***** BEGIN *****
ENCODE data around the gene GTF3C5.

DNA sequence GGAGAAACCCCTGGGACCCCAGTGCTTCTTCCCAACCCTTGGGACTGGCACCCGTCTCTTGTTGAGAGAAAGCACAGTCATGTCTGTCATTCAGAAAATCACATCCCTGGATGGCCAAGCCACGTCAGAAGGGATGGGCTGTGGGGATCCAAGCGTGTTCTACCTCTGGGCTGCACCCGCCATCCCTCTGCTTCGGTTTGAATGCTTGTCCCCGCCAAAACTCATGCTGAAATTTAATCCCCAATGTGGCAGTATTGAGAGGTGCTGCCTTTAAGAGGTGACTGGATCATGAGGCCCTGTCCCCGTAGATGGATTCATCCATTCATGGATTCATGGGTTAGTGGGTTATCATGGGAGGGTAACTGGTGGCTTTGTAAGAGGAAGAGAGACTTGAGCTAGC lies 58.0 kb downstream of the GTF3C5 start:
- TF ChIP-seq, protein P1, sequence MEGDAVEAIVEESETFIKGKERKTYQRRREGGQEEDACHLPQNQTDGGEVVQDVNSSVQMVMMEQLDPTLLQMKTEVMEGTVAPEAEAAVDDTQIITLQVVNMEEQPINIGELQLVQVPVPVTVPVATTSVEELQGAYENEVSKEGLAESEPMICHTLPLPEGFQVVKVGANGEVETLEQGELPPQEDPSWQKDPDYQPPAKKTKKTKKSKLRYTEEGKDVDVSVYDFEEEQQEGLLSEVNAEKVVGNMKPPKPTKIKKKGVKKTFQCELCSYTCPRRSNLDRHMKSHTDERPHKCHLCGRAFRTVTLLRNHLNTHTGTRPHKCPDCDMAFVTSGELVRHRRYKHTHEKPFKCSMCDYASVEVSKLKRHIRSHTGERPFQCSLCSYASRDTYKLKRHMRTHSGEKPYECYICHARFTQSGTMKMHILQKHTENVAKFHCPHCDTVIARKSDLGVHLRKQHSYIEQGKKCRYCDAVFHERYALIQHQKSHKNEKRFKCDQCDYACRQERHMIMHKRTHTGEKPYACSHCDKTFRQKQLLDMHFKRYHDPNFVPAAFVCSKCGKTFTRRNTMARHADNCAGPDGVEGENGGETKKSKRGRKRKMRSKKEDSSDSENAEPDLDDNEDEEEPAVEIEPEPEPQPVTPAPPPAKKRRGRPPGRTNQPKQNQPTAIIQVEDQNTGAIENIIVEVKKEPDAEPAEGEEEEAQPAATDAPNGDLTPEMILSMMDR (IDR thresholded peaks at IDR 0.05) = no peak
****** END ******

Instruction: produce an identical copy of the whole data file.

ENCODE data around the gene GTF3C5.

DNA sequence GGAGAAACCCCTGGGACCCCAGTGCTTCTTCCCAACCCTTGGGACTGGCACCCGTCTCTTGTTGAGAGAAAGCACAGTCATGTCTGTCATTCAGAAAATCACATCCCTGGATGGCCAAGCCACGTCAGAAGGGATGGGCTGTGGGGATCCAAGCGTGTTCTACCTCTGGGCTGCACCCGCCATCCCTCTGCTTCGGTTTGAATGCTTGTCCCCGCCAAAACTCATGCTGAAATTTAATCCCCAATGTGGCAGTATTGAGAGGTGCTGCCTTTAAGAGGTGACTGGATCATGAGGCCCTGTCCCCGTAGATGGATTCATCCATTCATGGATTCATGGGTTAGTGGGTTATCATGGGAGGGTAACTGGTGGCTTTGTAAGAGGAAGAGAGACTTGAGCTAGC lies 58.0 kb downstream of the GTF3C5 start:
- TF ChIP-seq, protein P1, sequence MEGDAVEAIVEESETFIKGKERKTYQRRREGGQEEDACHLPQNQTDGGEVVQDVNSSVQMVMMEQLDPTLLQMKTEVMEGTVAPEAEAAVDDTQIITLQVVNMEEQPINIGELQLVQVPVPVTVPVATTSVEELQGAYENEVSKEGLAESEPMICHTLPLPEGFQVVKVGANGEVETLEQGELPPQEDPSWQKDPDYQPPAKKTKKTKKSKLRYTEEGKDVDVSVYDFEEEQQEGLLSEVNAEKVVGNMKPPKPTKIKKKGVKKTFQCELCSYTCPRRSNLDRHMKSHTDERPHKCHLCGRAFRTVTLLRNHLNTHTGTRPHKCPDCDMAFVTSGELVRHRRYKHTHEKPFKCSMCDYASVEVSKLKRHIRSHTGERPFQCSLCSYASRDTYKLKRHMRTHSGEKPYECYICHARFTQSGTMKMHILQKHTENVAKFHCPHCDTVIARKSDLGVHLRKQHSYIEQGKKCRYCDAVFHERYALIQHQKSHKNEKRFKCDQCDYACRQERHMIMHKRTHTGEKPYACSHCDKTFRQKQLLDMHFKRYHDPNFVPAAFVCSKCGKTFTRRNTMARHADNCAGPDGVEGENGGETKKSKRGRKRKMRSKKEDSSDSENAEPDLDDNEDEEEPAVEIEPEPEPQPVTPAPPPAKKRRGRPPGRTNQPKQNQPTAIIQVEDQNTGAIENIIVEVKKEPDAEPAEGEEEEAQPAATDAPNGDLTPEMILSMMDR (IDR thresholded peaks at IDR 0.05) = no peak